In the fourth grade, when I still believed I could be anything, I drew what I thought was a splendid picture of the most beautiful, exotic frog. Today, it hangs in my studio, and even now, I catch the enchantment in it, especially when I gaze up from whatever art project I’m working on. It’s as if the frog is watching over me, inspiring me from behind the glass of an old frame my father found in the basement so many years ago.
I was new to my elementary school that September. We’d moved states twice in 13 months – the first time for my father’s job, and the second (as I understood it) because my parents’ marriage had fallen apart and they wanted fresh terrain on which to glue the shards back together.
Change your place, change your luck, the Hebrew
saying goes. But not always. Not for them and not for me.
My parents did not have much emotional bandwidth left over for a child who was never easy or conforming and was now struggling to adjust yet again. While they fought, asserting themselves in the downward spiral of their relationship, I searched for places to disappear. And yet, even as I hid from home at school and from school at home, I found little comfort in either.
Luckily, I had shul and the library and a best friend when I needed refuge. I also liked art class, in great part because of my school’s art teacher. Mrs. V seemed otherworldly in her flowing peasant skirts and long, beaded necklaces. In her classroom, being different seemed A-okay. She spoke and acted unlike any other adult I knew, including my own artist mother, in whose shadow I drew at home.
One day, Mrs. V asked us to draw frogs for the school-wide art show. We had to copy images from an issue of National Geographic, leaving our fingertips smudged with Cray Pas in the process. The frogs were not the plain green variety. These burst with color, as if they were conjured up in some master artist’s imagination. I chose one with an elaborate design on its bulging stomach, camouflage to protect it from predators. Stroke by stroke, I worked its likeness onto the paper, including its headlight eyes and what struck me as a grin.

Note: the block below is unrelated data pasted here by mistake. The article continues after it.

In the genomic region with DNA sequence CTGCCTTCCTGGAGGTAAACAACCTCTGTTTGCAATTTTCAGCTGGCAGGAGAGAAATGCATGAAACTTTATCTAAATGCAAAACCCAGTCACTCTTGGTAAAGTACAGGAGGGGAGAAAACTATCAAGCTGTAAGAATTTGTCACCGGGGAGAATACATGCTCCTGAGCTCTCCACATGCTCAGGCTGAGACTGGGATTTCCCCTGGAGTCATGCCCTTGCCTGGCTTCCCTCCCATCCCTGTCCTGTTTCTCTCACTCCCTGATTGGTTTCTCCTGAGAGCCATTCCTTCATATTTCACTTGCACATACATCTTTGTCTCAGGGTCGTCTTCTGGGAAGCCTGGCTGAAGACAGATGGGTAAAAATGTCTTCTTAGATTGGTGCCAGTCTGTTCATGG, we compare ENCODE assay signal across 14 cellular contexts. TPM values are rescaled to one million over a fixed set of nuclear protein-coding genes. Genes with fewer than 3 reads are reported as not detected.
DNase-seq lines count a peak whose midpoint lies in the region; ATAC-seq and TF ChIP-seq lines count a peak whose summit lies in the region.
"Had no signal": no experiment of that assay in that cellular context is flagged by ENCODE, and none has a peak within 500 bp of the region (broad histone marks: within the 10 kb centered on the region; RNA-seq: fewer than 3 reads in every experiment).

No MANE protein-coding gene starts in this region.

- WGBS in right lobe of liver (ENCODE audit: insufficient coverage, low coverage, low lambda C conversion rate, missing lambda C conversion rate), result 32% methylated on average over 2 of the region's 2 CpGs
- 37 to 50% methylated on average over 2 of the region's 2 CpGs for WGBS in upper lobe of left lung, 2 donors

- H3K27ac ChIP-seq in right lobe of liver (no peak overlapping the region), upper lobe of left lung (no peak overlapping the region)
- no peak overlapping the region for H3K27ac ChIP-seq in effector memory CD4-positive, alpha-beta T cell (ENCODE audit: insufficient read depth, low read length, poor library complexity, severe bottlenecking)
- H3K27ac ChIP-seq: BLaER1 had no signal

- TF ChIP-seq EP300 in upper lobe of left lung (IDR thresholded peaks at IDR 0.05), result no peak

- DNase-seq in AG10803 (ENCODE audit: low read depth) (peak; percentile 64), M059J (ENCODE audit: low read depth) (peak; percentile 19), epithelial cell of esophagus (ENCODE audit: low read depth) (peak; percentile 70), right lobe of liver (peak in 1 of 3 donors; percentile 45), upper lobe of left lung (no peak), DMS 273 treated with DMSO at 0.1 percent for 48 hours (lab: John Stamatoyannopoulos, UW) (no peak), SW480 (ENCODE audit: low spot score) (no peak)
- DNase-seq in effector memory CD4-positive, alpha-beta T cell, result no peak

As I held my finished work up against the original photograph, I imagined my future as an artist. Yet my art teacher was not as pleased with my frog as I was. For reasons I still cannot fathom, she told me it would not be included in the exhibit. She chose another picture of mine to display instead.
It was an early setback, one I foolishly allowed to stifle a part of my soul for a lifetime. Even as I nurse my regrets years later, I continue to wonder if I’d perhaps misunderstood the assignment or Mrs. V’s intention. I’d recently won an art contest, first in my age group. Could my frog have been that horrible and unworthy? Had the teacher simply preferred the drawing she’d selected instead?
Across the distance of time, I still do not know, though I can feel that fourth-grade wound acutely, and remain flummoxed that Mrs. V had the final say just because she was the one in the flowing skirt. And yet, the answers to those lingering questions are beside the point. To my young self, this was deeply personal, essential to knowing who I was then. That frog was a lot like me – longing to be noticed and loved on paper, while in real life, struggling to hide in plain sight.
There are pieces of the story I’ve since lost, mostly because the details never mattered, like which picture Mrs. V hung in lieu of my frog. I broke the news to my parents as we walked through the school door, though they could do nothing about it at that point. They joined the other mothers and fathers who had come to admire their progeny’s talent, circling the gym while I tucked myself into the corridor to ogle the cupcakes on display at the PTA bake sale.
Days later, the janitor and the art teacher dismantled the show and our class had the chance to bring our frog drawings home. I took mine from the classroom, hesitating over the garbage can as I considered tightening it into a ball and throwing it away. In the end, I did not. I was too proud of that frog, even though the whole art show experience was the death knell of my interest in drawing.
At home, I didn’t know if my mother was delighted in my picture or if she simply recognized my need for her to see its magnitude in my eyes. But she did something for which I’ll always be grateful. She had my father, who matted and framed her art work – I later saw this as a final tenderness between them – mat and frame my frog for me. He positioned it behind glass as if it were a rare, beloved specimen, and hung it in my room for no one else to see.
It remained there for years, where it often filled me with a sense of pleasure, reminding me that I once had the courage to draw. Still, there were moments of disappointment and insecurity, too, and always, always the painful knowledge that I’d so easily lost faith in myself.
When my mother and stepfather moved and I had the chance, I welcomed the picture into my own home, finding the perfect place for it on the back wall of my studio. Now, each time I enter that space, I gaze into those amphibious eyes and return that wry grin with satisfaction, knowing the frog of my youth has come to teach me that creating art is as much about fulfilling our own souls as it is about pleasing an audience. And for me at least, it’s also about putting a hard-to-reach love both on display and in perspective, framing it behind glass lest I ever forget to believe.